This post is the latest installment of our “Monday Reflections” feature, in which a different Just Security editor examines the big stories from the previous week or looks ahead to key developments on the horizon.

Back in July of this year, I wrote about the decision of the Pre-Trial Chamber at the International Criminal Court (ICC), requesting the Prosecutor to reconsider her decision not to commence an investigation into events around a humanitarian aid flotilla bound for the Gaza Strip, including a ship named the Mavi Marmara, registered in the Union of Comoros. An encounter on May 31, 2010 between the flotilla and the Israeli Defense Forces turned violent, resulting in the killing of 10 passengers, injuries to 50–55 people, and allegations of mistreatment of hundreds of others. At the time, I argued that the Pre-Trial Chamber’s decision risked undermining the “gravity” requirement at the ICC, a provision that is key to the Court’s purpose and legitimacy. I also argued that the Prosecutor should appeal it or, in the alternative, simply consider it and reject it, as is her prerogative under the Rome Statute. Shortly thereafter, the Prosecutor launched her appeal.

On Friday, the Appeals Chamber decided that it would not consider the merits of the Prosecutor’s appeal, concluding that under the Court’s rules, she had no right to bring an appeal in the first place. Why not? The answer turns on the language of the Statute and the nature of the Pre-Trial Chamber’s decision. In the end, although the Appeals Chamber turned back the Prosecutor’s appeal, its reasoning reaffirms the Prosecutor’s power and discretion rather than undermining it.

Back in November 2014, the Prosecutor decided not to start the investigation because she concluded that it would not likely result in a case that could satisfy the Court’s “gravity” requirement, which is included in the determination of whether a case is “admissible” under article 17 of the Rome Statute (the other part of the admissibility analysis being whether the case is already being prosecuted by a state). After the Union of Comoros sought review of the Prosecutor’s decision, the Pre-Trial Chamber asked the Prosecutor to reconsider her decision, which is the most it could do under article 53(3)(a) of the Statute. Then the Prosecutor sought her appeal.

Article 82(1)(a) of the Rome Statute allows the Prosecutor to appeal a “decision with respect to … admissibility.” Therefore, the question for the Appeals Chamber was whether the Pre-Trial Chamber’s request to the Prosecutor constituted such a decision. Relying on prior jurisprudence, as well as the language and structure of the Statute, the Appeals Chamber concluded that the Statute permits an appeal only when there has been a decision on admissibility, meaning a decision that a case was either admissible or not. Because the Pre-Trial Chamber only requested the Prosecutor to reconsider her decision, and there was no decision on admissibility, no appeal is allowed.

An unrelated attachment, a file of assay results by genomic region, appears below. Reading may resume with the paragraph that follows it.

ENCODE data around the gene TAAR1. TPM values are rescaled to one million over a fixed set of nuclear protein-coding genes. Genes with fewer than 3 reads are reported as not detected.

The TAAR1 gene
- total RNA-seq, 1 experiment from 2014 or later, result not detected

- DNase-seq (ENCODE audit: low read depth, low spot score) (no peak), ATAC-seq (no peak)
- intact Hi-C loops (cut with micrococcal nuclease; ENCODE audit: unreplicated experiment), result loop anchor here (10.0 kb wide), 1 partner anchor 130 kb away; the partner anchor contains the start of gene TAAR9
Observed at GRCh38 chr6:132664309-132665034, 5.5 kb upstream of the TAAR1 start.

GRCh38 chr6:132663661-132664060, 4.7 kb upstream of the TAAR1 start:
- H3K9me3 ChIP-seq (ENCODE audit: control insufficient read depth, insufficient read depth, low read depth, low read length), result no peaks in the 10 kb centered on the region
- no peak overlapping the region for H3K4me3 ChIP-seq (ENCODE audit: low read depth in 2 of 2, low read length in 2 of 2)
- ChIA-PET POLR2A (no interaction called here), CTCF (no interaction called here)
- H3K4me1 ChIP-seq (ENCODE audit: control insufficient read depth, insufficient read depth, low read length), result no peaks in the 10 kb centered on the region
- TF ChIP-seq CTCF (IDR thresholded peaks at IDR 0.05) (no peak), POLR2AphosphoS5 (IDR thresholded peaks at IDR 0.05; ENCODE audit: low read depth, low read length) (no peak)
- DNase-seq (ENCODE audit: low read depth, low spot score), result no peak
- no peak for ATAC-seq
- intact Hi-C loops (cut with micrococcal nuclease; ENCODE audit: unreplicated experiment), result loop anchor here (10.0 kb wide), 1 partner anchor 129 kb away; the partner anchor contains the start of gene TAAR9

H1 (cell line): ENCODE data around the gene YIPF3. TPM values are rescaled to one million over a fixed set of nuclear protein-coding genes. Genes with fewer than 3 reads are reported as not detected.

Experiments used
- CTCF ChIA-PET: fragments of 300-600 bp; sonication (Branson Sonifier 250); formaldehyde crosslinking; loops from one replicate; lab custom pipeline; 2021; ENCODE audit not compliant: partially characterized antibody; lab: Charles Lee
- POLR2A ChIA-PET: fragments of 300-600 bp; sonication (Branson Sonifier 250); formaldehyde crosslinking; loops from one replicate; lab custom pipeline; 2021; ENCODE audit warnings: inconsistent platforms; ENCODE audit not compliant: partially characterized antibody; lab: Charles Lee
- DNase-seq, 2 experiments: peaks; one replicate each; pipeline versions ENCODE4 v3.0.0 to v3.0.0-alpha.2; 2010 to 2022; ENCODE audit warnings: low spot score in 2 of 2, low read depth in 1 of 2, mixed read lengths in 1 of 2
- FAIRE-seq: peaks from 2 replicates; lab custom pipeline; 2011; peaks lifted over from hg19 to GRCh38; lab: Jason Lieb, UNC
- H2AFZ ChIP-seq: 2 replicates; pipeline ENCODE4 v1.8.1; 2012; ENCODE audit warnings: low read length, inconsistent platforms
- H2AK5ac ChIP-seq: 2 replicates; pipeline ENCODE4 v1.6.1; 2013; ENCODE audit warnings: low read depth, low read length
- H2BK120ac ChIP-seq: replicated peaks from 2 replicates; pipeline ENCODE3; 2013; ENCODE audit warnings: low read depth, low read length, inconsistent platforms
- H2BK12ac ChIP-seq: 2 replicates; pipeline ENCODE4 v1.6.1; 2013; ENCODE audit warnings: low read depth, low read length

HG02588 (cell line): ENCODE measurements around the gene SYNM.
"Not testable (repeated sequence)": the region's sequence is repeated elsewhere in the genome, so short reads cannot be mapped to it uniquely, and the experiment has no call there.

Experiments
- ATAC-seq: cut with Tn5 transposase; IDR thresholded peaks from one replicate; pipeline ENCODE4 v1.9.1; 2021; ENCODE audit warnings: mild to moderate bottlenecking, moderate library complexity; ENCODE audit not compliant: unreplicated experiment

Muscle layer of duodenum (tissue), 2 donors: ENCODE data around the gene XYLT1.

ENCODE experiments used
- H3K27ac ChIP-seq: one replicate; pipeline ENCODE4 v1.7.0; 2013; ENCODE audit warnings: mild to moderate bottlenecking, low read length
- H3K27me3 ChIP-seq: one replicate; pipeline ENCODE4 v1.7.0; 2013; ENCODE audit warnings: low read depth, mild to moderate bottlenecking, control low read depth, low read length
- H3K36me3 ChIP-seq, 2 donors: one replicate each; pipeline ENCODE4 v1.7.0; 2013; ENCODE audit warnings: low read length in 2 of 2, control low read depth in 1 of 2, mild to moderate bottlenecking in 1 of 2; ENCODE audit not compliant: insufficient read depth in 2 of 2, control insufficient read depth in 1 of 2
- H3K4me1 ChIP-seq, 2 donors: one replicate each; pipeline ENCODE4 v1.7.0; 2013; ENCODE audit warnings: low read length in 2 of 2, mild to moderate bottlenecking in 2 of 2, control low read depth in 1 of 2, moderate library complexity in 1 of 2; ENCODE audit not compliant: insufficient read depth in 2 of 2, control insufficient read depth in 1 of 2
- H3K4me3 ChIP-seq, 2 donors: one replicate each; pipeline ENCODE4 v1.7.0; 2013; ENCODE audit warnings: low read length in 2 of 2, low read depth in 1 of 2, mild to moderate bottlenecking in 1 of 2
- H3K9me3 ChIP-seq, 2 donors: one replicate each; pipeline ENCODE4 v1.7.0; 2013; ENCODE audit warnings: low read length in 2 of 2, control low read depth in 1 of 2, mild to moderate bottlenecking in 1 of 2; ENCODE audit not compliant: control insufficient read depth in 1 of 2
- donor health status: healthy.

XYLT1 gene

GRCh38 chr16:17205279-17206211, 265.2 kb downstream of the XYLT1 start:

There was a path to a decision allowing an appeal, and two of the five judges dissented. But in the end, the majority decision may serve the Prosecutor better than if the appeal had gone through. In its opinion, the majority goes to great lengths to emphasize that despite the Pre-Trial Chamber’s request to the Prosecutor that she reconsider her decision not to investigate, the final decision is the Prosecutor’s and the Prosecutor’s alone: “[T]he Prosecutor is obliged to reconsider her decision not to investigate, but retains ultimate discretion over how to proceed” (para. 59). Without such language, it might be tempting to conclude that a “request to reconsider” was simply a polite way for the judges to order the Prosecutor to start an investigation, and some commentators read it precisely in this way. Not so, said the Appeals Chamber. And by reading the Statute to prohibit an appeal under these circumstances, the Appeals Chamber further emphasized the limited, advisory role of the judges and the determinative role of the Prosecutor.

This decision is also important because it further reaffirms the Prosecutor’s broad control over investigation decisions, a function she is institutionally best suited to perform. The ICC is a relatively young institution, having become operational only in 2002, and therefore the different institutional actors at the Court continue to sort out their relative roles and authorities. The Prosecutor is in the best position to assess situations and cases to make investigative decisions, and the judges should ordinarily grant her considerable deference in this sphere. Elsewhere I have written that the same considerations require that the role of the victims also be limited at the investigation stage, and that they not be permitted to force investigative decisions on the prosecution. A coherent and wise investigation strategy for the Court requires direction from a single actor, the Prosecutor, with a view on all of the cases and the experience to assess the relative merits of potential cases.

Now that the Mavi Marmara decision has come back to the Prosecutor, and for the reasons I provided last July, she should promptly tell the Pre-Trial Chamber that she has reconsidered her decision and has again reached the conclusion that an investigation is not warranted under the Rome Statute. The Prosecutor correctly decided that the gravity requirement will not likely be satisfied on either quantitative or qualitative grounds in this case. The Pre-Trial Chamber’s speculative approach would water down the gravity requirement, forcing the ICC to squander precious resources on investigations that will lead nowhere, undermining the legitimacy of the Court. The Prosecutor has the final say. She should say no.